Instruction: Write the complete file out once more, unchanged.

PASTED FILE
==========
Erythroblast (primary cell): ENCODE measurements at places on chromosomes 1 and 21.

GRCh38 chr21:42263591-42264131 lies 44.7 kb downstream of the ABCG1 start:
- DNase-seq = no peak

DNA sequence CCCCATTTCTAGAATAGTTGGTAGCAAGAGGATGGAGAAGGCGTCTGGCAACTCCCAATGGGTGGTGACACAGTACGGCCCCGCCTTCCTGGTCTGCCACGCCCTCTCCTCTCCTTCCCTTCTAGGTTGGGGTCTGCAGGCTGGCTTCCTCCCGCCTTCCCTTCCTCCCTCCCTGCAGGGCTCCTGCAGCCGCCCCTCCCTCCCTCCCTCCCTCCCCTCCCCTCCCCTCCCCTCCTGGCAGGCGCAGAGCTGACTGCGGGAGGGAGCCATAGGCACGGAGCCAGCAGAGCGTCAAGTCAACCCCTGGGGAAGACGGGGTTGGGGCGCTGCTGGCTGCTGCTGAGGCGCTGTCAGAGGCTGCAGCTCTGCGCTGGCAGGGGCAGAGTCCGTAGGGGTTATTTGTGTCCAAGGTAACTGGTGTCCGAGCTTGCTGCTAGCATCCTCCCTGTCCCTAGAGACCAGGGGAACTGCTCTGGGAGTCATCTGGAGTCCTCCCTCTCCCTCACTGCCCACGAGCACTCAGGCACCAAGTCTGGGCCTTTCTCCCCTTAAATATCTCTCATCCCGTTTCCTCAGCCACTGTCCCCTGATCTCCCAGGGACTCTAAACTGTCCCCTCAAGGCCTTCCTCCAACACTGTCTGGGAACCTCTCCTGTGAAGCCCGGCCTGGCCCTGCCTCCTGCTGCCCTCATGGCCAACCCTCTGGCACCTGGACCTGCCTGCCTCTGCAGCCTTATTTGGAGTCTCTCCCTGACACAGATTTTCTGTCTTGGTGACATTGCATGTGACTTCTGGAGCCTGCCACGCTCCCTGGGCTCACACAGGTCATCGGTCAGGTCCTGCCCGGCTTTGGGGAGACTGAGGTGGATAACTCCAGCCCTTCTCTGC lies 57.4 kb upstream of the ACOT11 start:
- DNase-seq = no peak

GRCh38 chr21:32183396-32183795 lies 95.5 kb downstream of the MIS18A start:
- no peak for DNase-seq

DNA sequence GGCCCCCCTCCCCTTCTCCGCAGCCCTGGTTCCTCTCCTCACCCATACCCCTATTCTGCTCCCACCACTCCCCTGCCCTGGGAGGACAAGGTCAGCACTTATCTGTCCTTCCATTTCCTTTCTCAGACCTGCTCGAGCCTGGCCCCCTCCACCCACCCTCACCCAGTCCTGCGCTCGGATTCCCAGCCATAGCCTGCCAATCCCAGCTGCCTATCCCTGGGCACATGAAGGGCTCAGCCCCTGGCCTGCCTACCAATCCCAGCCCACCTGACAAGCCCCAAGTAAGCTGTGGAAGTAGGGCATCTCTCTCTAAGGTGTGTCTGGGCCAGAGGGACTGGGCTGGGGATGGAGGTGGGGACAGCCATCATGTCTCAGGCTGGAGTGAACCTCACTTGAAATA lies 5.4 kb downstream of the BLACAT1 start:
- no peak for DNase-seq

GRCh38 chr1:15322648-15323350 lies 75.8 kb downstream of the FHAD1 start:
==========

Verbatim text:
Erythroblast (primary cell): ENCODE measurements at places on chromosomes 1 and 21.

GRCh38 chr21:42263591-42264131 lies 44.7 kb downstream of the ABCG1 start:
- DNase-seq = no peak

DNA sequence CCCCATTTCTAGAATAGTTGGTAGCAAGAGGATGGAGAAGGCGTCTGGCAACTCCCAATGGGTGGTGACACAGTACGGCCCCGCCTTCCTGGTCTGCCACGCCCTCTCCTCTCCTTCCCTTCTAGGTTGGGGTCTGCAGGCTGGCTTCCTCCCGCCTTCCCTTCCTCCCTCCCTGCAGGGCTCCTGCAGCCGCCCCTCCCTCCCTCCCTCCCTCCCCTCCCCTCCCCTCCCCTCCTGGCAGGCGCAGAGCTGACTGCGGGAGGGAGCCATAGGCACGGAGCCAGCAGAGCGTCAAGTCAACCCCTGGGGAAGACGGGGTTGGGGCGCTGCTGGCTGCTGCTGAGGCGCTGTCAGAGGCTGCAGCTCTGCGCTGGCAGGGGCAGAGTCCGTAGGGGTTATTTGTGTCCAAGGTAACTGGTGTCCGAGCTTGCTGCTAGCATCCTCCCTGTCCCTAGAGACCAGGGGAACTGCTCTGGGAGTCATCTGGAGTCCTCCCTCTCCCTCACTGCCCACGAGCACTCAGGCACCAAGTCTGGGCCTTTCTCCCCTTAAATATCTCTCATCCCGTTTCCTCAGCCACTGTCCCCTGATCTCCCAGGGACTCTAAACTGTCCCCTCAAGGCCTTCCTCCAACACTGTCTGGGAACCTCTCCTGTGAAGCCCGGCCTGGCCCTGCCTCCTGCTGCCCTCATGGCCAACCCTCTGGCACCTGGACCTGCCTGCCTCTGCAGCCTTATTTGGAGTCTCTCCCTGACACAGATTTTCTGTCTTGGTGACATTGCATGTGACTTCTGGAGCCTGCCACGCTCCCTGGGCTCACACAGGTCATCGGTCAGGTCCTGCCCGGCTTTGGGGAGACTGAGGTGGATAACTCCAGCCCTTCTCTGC lies 57.4 kb upstream of the ACOT11 start:
- DNase-seq = no peak

GRCh38 chr21:32183396-32183795 lies 95.5 kb downstream of the MIS18A start:
- no peak for DNase-seq

DNA sequence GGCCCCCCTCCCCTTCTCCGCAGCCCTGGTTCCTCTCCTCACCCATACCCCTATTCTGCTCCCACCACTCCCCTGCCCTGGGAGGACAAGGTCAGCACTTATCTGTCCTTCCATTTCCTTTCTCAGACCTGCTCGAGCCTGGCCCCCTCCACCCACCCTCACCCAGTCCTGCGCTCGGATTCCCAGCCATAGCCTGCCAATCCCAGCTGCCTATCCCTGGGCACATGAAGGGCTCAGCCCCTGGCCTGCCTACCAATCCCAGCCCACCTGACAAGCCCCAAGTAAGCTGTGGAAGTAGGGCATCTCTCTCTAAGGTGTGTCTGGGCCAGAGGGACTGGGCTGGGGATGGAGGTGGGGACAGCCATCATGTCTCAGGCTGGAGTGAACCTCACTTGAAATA lies 5.4 kb downstream of the BLACAT1 start:
- no peak for DNase-seq

GRCh38 chr1:15322648-15323350 lies 75.8 kb downstream of the FHAD1 start: